I think he actually left out 4 major points (as opposed to 3). These are my guesses based on experience.
Economies - Not only do you earn points and level up but you may also spend them at your own will. For instance, look at the bounty system on Stack Exchange sites... I had a burning question to ask that was getting no feedback and had no reputation to spend on it, so I spend 4 days answering a ton of questions so I could post a juicy bounty (and it got me a great answer). There are players in China that play World of Warcraft as a full time job dubbed gold miners because all they do is run around collecting gold in the game to sell online for real money. The same was also true in Diablo II where some of the items were so rare than out of the hundreds of thousands of players playing at any given time over the course of a few years would only find a couple. The rarest item (a Zod rune) of which only one had been found after 3 years of gameplay sold for a reportedly 1100 USD on ebay. If games are the future of social engineering, than Blizzard Entertainment are poised to take over the world because they are the masters. I quit playing World of Warcraft after two weeks because I could tell that the game was more designed to have go on forever, be relatively boring and slow moving, while being designed to be extremely addictive (I had been through a pretty extensive Diablo II phase in the past and learnt that lesson).
Identity - Not only is it important to be able to level but it's important to be distinguishable as an individual. Whether that means that you use a alias as your handle or you use your real name. That's what made Facebook win over MySpace. By getting people to use their real names, not only was it easier to find your friends (past or present) online but, by attaching real identities to the handle, most of the trolling/trash talking/spaming/lurking stopped because the people taking part in it could be held accountable. Stack Exchange sites do this by adding the profile to each user's account. World of Warcraft does it by allowing you to customize your character in many ways to look unique. Tiger Woods Golf, as well as Nintendo Wii and XBox360 does it by allowing you to create a custom 3D avatar. Twitter, Stack Exchange, and many other social networks do it by allowing you to respond to a unique user by adding the @ prefix to their name making it easier to have a direct dialog instead of the typical 'talking to a wall' experience of commenting systems that don't use it (IMHO the single greatest simple innovation in social networking ever).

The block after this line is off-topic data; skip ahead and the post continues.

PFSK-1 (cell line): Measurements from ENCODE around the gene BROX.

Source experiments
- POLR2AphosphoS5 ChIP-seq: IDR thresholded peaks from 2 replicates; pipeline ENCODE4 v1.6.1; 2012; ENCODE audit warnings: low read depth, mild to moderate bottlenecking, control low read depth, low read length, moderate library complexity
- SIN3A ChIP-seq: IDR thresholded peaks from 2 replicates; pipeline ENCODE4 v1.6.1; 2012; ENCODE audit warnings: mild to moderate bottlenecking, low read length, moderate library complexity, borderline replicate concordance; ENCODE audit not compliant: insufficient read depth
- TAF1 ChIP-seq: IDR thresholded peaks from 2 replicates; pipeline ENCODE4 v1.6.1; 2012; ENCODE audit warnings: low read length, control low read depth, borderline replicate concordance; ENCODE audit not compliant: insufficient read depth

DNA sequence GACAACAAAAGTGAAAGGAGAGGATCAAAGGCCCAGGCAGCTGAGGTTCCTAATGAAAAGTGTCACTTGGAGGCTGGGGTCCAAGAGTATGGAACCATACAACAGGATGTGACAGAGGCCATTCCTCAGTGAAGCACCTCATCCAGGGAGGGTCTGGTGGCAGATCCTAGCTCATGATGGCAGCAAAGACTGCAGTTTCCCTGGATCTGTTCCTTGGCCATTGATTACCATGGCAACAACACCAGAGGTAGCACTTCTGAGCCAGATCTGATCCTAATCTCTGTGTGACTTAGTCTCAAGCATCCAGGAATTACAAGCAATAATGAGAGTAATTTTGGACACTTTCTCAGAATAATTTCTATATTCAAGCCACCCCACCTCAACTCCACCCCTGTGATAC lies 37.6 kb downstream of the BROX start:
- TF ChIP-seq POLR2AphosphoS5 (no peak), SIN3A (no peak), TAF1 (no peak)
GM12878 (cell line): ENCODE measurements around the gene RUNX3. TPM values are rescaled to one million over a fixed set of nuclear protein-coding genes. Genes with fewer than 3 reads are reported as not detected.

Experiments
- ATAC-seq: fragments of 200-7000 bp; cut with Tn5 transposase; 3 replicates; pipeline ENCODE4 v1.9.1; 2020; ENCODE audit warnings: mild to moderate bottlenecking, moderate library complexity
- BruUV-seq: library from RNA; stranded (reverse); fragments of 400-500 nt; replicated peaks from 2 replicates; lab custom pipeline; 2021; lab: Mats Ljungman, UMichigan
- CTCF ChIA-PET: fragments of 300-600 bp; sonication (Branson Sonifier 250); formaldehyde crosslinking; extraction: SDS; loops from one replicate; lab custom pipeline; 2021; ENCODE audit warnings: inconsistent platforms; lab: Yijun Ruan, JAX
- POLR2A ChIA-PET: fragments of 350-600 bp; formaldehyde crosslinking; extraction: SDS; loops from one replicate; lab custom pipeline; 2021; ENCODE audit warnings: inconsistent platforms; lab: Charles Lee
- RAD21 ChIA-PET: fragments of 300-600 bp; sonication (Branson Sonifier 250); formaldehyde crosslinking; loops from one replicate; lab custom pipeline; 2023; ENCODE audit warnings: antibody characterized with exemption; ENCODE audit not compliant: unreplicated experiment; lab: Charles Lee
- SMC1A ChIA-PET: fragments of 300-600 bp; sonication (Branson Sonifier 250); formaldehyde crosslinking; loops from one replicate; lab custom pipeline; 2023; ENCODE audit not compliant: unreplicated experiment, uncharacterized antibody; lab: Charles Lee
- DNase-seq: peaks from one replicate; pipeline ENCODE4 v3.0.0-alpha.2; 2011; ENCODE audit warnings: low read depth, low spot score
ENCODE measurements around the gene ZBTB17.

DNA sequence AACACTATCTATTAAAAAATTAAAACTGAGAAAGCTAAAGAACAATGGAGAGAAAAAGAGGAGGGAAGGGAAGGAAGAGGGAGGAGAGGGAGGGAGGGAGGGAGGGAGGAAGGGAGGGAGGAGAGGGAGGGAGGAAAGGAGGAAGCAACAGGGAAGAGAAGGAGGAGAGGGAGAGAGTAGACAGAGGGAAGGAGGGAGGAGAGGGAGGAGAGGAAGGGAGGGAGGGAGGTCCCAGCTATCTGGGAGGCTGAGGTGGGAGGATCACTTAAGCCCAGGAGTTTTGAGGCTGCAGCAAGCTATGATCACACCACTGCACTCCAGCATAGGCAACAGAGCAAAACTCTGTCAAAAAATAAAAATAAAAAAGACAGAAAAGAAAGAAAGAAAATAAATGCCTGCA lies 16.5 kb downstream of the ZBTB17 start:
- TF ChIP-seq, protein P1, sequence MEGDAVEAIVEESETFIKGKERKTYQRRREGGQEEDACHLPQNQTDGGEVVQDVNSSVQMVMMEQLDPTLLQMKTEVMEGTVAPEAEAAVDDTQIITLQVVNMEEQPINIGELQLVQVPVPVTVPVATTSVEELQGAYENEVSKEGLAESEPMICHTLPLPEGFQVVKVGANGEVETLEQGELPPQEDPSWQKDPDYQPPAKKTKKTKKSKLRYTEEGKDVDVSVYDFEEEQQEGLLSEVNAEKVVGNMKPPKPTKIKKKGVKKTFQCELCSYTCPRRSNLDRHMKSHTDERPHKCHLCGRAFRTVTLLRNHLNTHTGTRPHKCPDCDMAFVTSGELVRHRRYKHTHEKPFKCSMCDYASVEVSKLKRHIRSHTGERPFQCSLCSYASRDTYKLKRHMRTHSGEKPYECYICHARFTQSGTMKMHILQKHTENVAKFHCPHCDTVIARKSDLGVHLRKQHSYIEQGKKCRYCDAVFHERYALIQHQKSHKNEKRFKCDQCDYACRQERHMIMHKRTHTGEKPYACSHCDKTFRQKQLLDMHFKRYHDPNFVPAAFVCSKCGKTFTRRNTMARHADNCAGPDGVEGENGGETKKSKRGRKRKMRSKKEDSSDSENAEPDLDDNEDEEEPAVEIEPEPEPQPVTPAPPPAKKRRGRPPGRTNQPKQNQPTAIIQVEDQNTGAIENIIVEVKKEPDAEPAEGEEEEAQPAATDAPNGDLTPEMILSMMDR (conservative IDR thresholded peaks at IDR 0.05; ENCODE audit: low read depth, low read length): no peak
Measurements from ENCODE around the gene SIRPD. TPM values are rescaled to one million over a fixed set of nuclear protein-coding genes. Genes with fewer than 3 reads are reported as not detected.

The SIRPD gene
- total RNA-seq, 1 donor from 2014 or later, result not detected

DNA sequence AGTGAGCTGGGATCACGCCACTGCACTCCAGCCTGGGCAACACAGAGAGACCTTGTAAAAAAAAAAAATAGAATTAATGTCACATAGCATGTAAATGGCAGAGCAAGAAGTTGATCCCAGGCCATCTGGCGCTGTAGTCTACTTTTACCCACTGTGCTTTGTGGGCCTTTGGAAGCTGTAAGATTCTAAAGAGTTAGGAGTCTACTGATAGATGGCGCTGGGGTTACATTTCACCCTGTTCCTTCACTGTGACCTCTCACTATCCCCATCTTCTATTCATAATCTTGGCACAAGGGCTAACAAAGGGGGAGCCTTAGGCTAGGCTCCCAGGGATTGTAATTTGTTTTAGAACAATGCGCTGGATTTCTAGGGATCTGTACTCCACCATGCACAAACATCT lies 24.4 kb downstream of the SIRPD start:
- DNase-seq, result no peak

Scarcity - Blizzard have mastered this since the days of Diablo I with the 'normal item', 'magical item', 'rare item', 'unique item'. In the early parts of the game, normal items work. As it gets harder magical items become a necessity. Harder still and rare items become a must. Then unique items. Then (in the case of Diablo II on hardest difficulty) they went as far as to make it near impossible to beat without working as a team. As I remember the trade for unique items was a pretty brutal marketplace. It took a lot of work/time/effort on the hardest difficulty to gain worthwhile unique items and it was always a hard bargain to trade for them. World of Warcraft took this a magnitude further by creating the automatic-auction system that mimics ebay to sell items online over the course of a pre-defined time allotment.
Social Dependence - In World of Warcraft, It's a lot harder (sometimes impossible) and a lot less fun to play alone. That alone makes it necessary to socialize and group up with other players. In Call of Duty, if you have a decent team all with headsets you gain a huge advantage by being able to share intel on the other team and coordinate attacks. A lot of services sold today offer the 'sign up a friend and save x amount on your first bill' bonuses. Facebook offers the like button and ability to comment on other's posts. Without comments and approval micro-blogging becomes pointless. Ever since the earliest games, the multi-player option has always been a necessity because once you beat a game on single player, there isn't much point in beating it again (IE, the story line is over). Multi-player games enable humans to play together or against each other. In almost every game I've ever played multi-player, with an equal set of advantages/disadvantages the human is always harder to play. About the upper limit of a single player game for playability length is about 60-100 hours of content. Anything beyond that feels tedious. With multi-player, it becomes unlimited (or until the next great multi-player game comes out) because human strategy is dynamic. A top sniper spot on one map one day may become common knowledge in a week thereby making it an easy target. Sometimes, there are anti-strategies where picking a strategically poor position may be a huge advantage because it is unpredictable. The only games where a computer can consistently win are lame algorithmic games with really limited sets of rules and dynamics like chess (IE the computer can calculate every possible move and counter-move before playing out its turn). IMHO, chess is too simplistic to be a chess game. I prefer to place it in the category of mental masturbation. The best part about social dependence is, the game sucks without your friends so you have to get them involved. How much more viral do you get than that. That's how MySpace and Facebook became successful. Nobody wants to have 0 friends online.